More than once in recent years, I've had the experience of attending an exhilarating musical event and of reading immediately afterward about the ongoing classical music crisis: drops in attendance figures, graying audiences, demise of the recording industry, and on and on.

Sometimes, I feel like an updated but down-at-the-heel version of the protagonist of Delacroix's celebrated painting, "The Death of Sardanapalus," in which the ancient Assyrian king, defeated by his enemies but determined not to let them enjoy the spoils of war, looks on calmly as he himself, his opulent palace, and all of his possessions -- including a white steed, a few slaves, and some lovely concubines (in varying states of undress, naturally) -- are about to go up in flames, by his own command.

My fifth-floor Manhattan walkup doesn't bear much resemblance to Sardanapalus's palace, and I'm a little low on horses, slaves, and concubines these days. But as I look at a reproduction of Delacroix's marvelous canvas, I wonder about my own attitudes. There's Sardanpalus, reclining on his bed, propping his head up on one hand, and staring into space, as if he were thinking, "I've had a wonderful time, I have no regrets about dying, but if I have to die, what do I care if everything I love dies with me?"

Sardanapalus's beard is black; mine, if I let it grow out, would be gray and white. I'm heading toward my sixty-second birthday, and for more than fifty of these years I've had the privilege and joy of getting to know vast quantities of wonderful music of all epochs and of hearing these works performed by outstanding musicians. I may not be very old by present-day standards, but now that I'm well into the phase of my life that may euphemistically be called late middle age, maybe I ought to give more thought than ever before to the question of why I, and millions of other people around the world, listen to and love this music, and why I hope that millions of people younger than myself and in generations yet unborn will be listening to it and loving it as long as our civilization survives.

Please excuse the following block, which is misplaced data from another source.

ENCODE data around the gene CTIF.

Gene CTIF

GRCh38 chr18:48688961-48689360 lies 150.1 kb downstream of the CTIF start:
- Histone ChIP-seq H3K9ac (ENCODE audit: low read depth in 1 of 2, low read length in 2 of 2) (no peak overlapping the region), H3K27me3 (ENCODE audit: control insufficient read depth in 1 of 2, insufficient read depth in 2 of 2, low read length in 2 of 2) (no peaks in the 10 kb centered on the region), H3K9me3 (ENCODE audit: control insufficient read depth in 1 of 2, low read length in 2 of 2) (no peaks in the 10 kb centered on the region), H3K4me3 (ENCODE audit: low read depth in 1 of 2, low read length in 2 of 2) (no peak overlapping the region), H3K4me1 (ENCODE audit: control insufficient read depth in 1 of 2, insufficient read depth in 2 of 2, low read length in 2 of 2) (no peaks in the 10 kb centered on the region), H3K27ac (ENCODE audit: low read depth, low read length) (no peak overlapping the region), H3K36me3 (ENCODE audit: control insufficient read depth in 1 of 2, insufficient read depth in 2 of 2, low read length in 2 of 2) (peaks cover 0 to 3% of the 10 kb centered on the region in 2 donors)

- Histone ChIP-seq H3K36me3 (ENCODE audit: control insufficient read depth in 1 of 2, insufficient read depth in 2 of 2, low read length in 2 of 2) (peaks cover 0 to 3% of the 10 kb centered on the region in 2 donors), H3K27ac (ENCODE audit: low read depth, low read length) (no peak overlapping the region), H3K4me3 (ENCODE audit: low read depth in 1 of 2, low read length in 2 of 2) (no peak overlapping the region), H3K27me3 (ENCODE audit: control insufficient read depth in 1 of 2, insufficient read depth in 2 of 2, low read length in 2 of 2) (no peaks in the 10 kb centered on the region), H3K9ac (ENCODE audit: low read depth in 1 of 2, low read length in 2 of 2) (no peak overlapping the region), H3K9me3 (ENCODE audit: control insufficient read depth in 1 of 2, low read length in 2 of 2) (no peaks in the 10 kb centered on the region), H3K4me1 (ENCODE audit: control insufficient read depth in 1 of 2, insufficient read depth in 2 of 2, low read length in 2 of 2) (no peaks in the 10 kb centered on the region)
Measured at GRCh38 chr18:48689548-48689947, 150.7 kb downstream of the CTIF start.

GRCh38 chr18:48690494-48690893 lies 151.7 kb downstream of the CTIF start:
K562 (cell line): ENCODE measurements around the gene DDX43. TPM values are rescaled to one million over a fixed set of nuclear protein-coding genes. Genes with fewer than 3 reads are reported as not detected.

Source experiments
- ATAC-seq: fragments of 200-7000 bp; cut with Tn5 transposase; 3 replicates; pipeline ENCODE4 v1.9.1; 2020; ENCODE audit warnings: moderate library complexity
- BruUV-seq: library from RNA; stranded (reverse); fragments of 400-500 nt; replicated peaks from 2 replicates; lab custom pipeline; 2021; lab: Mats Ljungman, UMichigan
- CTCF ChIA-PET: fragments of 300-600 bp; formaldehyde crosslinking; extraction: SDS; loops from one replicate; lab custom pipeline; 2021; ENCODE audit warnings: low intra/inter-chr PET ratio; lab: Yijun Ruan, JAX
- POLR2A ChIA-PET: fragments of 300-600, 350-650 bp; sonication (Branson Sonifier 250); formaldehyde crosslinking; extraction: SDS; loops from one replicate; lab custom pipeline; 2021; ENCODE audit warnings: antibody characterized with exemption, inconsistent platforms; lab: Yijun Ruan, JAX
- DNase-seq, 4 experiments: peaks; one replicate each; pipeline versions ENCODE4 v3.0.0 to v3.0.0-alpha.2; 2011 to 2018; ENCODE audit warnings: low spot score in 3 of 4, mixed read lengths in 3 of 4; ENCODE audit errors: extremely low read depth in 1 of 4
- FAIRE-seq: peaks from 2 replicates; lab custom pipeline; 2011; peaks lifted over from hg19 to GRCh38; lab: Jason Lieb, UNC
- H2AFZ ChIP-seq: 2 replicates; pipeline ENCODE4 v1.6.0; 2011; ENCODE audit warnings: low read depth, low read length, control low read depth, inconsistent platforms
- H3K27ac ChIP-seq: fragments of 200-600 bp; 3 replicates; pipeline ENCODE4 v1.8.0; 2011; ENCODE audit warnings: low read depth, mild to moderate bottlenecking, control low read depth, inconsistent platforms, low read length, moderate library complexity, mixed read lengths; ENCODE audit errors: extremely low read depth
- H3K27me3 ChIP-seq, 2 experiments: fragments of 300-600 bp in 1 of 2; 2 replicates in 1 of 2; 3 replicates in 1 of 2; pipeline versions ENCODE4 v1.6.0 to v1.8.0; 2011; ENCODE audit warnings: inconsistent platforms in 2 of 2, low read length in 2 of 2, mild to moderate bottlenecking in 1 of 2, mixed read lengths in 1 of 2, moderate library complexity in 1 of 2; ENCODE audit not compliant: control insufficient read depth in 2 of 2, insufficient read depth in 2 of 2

Sardanapalus may never have existed, and if he did, he left no traces of his thoughts about posterity -- although Byron put quite a few interesting words in his mouth some twenty-five centuries after the presumed king's presumed death. But as far as I can tell, I do exist, and as a music historian, writer, and journalist, I make my living (such as it is) by spouting off. So what I propose to do in my blog, which begins with this brief introduction, is to offer my thoughts, on an irregular but frequent basis, on the music I hear today and the music I've heard over the last half-century, and how it all relates to the larger subject of art for our sake, as opposed to art for art's sake - whatever that might be.

January 27, 2008 4:39 PM | | Comments (0)


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Me Elsewhere


Ensemble for the Romantic Century


(These are two organizations that any music lovers in the New York area should get to know.)

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This page contains a single entry by Douglas McLennan published on January 27, 2008 4:39 PM.

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